According to Cereto, a 5% average performance boost could be gained by the sites that use GA if Google were to modify the handling of the web app's cookies. Cereto claims that
GA Cookies represent about 25% of that HTTP request size. The moment you notice GA is present in about 50% of top websites you notice that useless GA cookies going around the internet represent 12% of all HTTP requests. -- Eduardo Cereto
Cereto's statistics must have come from the Google SPDY whitepaper he cites in his blog entry, and he has since posted a bug on GA-Issues, which has not gotten any attention from Google. His post suggests that this issue could be fixed by using localStorage features in HTML5, although this would of course only help people that are using a browser with support for this feature. Still, the outlook here is not so bad, as Cereto points out: Only HTTP requests, instead of responses, are really affected by these cookies. Rasmus Lerdorf also checked the issue with the following point:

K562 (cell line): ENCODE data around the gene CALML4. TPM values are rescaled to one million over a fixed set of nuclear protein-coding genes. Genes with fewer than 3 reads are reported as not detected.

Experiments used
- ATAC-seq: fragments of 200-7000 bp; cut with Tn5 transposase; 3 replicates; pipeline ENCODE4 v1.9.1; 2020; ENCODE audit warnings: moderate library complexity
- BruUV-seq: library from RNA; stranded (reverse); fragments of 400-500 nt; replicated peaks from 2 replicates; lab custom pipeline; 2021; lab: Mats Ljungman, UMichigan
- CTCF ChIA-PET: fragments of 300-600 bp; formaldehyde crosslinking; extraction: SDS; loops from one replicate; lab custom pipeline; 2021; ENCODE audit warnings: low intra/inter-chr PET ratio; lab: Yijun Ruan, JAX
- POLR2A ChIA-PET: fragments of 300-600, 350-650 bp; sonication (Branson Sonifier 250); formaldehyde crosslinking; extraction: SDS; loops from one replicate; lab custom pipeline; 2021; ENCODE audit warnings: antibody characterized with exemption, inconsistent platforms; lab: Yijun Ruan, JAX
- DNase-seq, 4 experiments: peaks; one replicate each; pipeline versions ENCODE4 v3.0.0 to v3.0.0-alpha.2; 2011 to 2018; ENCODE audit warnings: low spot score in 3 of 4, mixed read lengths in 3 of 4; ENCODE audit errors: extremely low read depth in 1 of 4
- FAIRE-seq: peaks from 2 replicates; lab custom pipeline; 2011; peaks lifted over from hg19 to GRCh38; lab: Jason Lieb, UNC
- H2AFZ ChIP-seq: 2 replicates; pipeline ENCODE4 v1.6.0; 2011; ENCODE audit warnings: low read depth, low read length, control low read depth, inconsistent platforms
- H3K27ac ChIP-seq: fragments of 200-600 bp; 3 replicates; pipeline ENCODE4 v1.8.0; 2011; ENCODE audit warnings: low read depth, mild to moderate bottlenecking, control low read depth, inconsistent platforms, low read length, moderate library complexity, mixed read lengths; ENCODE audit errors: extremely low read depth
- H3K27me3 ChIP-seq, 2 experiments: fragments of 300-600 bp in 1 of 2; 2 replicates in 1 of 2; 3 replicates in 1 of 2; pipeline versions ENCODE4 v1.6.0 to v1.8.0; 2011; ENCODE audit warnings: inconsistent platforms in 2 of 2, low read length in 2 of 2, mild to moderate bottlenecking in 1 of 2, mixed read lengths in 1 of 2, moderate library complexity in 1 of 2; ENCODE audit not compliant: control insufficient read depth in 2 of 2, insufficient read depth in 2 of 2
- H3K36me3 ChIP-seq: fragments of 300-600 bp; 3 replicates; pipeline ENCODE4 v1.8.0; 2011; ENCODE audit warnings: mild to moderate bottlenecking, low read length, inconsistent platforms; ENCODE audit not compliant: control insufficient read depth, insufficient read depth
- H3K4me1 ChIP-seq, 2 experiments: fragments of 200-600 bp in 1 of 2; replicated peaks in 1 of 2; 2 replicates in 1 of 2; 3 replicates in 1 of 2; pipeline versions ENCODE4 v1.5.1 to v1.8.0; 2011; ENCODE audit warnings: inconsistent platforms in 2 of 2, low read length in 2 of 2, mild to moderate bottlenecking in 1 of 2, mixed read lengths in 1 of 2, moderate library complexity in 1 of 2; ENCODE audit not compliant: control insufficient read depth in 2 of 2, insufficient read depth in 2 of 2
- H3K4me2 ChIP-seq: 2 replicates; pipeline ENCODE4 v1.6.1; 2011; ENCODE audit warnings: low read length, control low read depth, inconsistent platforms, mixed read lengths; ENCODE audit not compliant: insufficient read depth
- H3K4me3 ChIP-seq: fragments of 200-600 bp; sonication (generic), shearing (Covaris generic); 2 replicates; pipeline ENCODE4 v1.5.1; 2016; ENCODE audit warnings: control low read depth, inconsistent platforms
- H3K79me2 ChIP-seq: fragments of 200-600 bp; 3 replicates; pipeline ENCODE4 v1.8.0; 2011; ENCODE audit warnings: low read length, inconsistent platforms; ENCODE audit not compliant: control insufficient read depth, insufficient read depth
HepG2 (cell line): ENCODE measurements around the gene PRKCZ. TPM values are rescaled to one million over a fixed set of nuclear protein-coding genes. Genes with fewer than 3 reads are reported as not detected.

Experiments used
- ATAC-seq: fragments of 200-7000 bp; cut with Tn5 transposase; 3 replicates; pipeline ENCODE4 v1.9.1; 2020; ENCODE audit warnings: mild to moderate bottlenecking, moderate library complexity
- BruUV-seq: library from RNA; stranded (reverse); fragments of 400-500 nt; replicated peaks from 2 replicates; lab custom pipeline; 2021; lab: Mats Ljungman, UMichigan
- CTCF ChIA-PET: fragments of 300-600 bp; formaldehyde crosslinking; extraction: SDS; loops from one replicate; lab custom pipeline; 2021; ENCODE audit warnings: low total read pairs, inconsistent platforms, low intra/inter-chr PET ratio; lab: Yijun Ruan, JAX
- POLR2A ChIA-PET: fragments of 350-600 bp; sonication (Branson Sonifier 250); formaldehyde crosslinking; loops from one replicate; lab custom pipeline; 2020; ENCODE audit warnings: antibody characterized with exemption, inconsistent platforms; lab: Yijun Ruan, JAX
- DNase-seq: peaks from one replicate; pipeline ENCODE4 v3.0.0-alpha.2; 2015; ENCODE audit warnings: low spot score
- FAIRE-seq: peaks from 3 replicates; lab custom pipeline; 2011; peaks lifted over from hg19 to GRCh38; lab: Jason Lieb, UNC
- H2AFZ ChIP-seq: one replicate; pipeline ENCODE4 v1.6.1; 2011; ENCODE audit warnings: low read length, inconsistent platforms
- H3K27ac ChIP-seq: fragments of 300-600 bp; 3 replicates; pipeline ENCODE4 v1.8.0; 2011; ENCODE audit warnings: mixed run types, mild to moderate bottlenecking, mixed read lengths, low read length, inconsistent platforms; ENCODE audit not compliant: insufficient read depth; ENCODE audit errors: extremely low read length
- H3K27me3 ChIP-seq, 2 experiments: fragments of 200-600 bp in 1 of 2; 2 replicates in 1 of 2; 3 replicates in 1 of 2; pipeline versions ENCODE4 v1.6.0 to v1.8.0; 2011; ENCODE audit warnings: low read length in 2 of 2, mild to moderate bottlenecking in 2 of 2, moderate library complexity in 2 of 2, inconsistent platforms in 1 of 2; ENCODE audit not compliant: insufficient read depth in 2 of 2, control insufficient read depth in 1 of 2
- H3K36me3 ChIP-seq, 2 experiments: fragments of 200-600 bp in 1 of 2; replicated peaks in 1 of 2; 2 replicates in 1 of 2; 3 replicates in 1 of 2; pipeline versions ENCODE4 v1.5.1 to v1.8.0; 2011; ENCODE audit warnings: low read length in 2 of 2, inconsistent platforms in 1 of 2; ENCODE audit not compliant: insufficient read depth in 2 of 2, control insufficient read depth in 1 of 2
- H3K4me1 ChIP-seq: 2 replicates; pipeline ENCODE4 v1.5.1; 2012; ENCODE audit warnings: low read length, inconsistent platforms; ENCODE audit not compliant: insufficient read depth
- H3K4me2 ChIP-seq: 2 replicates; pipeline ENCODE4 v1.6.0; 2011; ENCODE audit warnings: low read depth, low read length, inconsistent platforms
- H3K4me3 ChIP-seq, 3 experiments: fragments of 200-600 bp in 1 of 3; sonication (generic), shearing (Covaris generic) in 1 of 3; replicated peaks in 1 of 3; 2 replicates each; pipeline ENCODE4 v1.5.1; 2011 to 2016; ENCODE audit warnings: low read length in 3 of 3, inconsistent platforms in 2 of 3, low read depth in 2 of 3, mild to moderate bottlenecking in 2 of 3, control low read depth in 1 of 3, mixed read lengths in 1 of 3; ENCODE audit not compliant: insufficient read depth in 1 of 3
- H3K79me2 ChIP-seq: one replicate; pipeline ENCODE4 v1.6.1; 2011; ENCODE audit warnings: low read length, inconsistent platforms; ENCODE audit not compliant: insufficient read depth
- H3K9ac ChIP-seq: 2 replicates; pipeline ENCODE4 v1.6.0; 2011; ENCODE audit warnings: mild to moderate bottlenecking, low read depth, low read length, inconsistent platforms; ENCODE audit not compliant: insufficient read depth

I kind of doubt the 5% number for the typical request. But requests that already carry a bunch of cookies and other header data where the GA cookie makes the request headers overflow the MTU will definitely see improvement by being cut to fit in a single packet. Especially for mobile devices on slower connections. -- Rasmus Lerdorf
The question now is whether Google has truly ignored this potential problem, or is Cereto missing an important aspect of web performance?